The Royal Military Police (RMP) is the corps of the British Army responsible for the policing of service personnel, and for providing a military police presence both in the UK, and whilst service personnel are deployed overseas on operations and exercises.
Members of the RMP are generally known as Red Caps because they wear instantly identifiable scarlet coloured red-topped peaked caps or scarlet coloured red berets.
The RMP's origins can be traced back to the 13th Century but it was not until 1877 that a regular corps of military police was formed, with the creation of the Military Mounted Police (MMP). This was followed by the Military Foot Police (MFP) in 1885. The Military Mounted Police first engaged in combat in 1882 at the Battle of Tel el-Kebir. Although technically two independent corps, the two effectively functioned as a single organisation. In 1926 they were fully amalgamated to form the Corps of Military Police (CMP). In recognition of their service in the Second World War, they became the Corps of Royal Military Police (RMP) on 28 November 1946 under Army Order 167.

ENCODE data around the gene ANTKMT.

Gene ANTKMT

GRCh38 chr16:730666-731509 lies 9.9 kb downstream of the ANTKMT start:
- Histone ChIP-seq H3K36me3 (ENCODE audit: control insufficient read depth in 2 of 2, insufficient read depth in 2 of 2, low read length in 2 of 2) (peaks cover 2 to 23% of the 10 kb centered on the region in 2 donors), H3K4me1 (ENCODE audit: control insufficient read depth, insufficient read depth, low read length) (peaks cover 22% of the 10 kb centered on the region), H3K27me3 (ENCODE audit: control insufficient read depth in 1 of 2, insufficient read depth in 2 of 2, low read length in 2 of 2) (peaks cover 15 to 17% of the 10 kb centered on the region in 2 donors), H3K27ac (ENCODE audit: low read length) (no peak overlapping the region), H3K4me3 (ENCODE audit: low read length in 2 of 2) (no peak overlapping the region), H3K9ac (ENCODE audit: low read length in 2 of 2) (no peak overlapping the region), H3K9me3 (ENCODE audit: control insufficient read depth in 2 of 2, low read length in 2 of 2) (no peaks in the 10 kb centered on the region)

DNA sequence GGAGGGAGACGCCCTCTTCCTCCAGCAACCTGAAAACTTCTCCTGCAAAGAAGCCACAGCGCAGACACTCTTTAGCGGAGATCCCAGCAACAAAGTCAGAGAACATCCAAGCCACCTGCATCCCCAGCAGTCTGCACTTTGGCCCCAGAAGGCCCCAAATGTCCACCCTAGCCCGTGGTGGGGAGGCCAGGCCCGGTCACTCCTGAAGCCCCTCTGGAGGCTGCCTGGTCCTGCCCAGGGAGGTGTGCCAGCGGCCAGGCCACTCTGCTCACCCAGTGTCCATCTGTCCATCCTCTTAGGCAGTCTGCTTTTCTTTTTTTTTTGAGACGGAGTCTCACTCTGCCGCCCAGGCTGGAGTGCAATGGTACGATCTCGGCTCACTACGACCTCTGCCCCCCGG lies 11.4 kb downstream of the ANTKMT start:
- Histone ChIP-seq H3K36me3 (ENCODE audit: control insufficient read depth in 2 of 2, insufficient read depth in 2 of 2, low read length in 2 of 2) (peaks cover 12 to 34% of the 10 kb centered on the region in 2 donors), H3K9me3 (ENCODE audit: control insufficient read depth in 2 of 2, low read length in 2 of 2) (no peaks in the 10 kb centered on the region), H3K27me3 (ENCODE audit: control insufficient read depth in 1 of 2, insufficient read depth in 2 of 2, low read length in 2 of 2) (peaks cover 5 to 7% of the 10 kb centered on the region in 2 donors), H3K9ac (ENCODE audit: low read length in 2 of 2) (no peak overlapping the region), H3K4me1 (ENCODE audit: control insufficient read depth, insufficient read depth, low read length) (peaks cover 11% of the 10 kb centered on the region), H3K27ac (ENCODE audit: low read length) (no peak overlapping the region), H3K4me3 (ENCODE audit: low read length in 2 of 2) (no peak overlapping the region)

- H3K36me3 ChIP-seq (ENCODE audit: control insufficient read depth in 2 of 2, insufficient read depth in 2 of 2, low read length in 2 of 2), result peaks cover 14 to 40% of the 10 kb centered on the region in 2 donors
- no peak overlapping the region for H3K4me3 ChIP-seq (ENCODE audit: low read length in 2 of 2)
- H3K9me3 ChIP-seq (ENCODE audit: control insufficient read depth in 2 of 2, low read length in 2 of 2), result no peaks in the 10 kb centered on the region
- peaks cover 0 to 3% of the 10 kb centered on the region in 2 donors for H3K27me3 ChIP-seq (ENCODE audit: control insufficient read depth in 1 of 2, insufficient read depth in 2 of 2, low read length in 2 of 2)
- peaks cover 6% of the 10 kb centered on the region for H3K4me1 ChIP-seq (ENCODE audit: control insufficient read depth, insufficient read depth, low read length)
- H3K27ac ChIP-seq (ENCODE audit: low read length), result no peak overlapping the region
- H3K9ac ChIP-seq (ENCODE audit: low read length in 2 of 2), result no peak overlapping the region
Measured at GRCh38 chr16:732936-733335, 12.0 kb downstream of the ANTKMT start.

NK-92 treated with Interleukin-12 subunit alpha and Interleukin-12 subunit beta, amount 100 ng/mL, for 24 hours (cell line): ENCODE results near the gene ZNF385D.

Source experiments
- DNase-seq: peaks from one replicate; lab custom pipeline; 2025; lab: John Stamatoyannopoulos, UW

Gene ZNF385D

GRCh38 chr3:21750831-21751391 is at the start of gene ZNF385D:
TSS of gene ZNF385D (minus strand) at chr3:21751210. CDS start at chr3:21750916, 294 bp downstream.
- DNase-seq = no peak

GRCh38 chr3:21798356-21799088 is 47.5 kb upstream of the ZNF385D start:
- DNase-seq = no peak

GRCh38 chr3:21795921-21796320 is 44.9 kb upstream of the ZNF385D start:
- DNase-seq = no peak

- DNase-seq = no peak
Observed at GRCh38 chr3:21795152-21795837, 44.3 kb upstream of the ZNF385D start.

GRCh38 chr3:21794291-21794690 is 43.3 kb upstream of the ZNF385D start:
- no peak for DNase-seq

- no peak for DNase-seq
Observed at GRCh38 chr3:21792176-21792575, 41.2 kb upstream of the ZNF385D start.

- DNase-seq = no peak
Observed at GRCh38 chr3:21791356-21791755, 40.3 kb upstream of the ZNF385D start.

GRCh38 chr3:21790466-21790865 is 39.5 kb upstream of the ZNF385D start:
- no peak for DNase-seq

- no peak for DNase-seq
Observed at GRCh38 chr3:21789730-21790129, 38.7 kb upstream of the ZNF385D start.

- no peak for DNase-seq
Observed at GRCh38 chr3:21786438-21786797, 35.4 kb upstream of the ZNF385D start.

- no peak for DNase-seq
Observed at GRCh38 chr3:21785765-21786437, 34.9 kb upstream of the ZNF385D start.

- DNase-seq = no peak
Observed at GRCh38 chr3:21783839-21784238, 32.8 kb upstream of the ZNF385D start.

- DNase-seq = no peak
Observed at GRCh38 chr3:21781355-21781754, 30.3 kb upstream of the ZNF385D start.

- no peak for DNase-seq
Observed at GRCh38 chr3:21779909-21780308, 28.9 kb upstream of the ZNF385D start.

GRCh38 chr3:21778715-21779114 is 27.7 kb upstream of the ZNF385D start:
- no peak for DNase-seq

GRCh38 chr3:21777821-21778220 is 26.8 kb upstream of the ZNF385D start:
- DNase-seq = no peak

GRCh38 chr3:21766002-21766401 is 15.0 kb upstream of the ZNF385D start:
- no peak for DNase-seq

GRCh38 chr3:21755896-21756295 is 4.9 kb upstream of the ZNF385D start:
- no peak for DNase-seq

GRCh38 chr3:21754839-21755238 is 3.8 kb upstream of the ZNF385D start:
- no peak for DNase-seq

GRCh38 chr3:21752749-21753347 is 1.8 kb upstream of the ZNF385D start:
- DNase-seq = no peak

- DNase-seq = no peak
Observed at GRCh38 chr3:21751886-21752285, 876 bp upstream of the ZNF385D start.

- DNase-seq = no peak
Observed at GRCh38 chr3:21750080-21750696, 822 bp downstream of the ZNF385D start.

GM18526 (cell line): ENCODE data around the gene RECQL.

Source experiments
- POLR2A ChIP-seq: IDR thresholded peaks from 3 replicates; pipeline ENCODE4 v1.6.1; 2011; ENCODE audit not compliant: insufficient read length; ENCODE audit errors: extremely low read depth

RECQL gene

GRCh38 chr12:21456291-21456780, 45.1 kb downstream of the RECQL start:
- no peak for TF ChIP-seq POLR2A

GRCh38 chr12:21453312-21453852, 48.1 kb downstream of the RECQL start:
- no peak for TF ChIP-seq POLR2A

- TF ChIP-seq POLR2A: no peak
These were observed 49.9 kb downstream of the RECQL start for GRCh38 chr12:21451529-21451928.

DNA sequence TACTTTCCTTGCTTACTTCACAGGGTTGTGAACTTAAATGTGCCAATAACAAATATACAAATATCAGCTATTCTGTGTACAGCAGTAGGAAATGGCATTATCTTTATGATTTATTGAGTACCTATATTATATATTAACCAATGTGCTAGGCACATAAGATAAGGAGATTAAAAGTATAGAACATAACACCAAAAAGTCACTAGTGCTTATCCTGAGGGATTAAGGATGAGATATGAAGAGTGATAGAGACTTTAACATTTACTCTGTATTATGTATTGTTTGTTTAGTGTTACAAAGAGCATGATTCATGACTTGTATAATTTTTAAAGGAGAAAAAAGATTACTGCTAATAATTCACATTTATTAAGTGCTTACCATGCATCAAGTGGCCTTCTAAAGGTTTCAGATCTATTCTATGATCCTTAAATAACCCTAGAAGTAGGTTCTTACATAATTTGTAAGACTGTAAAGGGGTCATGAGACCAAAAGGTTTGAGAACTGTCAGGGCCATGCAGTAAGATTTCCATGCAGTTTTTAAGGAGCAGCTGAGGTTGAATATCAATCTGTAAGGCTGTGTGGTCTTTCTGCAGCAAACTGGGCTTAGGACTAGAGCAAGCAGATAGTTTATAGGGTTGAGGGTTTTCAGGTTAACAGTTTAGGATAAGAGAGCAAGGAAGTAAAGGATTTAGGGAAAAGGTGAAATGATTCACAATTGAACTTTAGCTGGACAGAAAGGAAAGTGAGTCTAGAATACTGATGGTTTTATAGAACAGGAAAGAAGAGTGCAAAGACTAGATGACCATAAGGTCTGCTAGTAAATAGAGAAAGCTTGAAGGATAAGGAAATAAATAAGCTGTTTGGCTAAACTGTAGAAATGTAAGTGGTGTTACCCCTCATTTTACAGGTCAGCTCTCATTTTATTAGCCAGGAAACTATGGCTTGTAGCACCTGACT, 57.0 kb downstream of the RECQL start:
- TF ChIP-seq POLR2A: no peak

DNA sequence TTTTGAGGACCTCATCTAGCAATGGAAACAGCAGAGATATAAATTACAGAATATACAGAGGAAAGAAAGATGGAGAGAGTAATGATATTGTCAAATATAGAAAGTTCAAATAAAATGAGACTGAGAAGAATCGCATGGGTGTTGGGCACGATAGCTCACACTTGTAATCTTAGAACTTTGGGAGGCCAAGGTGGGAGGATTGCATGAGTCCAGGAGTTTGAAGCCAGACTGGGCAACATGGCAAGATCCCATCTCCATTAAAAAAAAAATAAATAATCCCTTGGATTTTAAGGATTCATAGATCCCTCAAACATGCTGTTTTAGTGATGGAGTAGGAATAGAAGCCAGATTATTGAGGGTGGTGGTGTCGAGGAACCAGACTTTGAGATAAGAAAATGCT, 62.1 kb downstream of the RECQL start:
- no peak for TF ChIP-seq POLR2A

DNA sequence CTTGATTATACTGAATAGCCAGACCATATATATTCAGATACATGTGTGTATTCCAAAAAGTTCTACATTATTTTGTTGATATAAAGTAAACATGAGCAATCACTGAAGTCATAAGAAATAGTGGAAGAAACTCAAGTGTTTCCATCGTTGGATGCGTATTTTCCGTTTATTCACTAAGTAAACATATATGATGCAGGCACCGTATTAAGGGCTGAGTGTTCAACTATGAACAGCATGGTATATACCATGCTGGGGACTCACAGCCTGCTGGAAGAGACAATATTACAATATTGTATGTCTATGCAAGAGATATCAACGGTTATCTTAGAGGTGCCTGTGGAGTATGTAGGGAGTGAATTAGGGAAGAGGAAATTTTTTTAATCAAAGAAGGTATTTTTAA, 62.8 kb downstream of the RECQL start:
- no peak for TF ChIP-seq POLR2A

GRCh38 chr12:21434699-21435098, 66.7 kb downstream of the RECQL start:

The RMP and their forbears have been deployed to most significant conflicts of the 20th Century, and more recently have been deployed to Iraq and Afghanistan in support of the British commitment in those countries.
Non-commissioned members of the RMP receive their basic training as soldiers, at the Army Training Centre at Pirbright in Surrey. They then receive further training at the Defence College of Policing and Guarding. RMP commissioned officers are trained at the Royal Military Academy Sandhurst, as are all other British Army officers.
The regimental march of the RMP is "The Watchtower" or "Hoch Heidecksburg" originally a German Army marching tune from 1912 by Rudolf Herzer. The RMP motto is Exemplo Ducemus, Latin for "By example, shall we lead".
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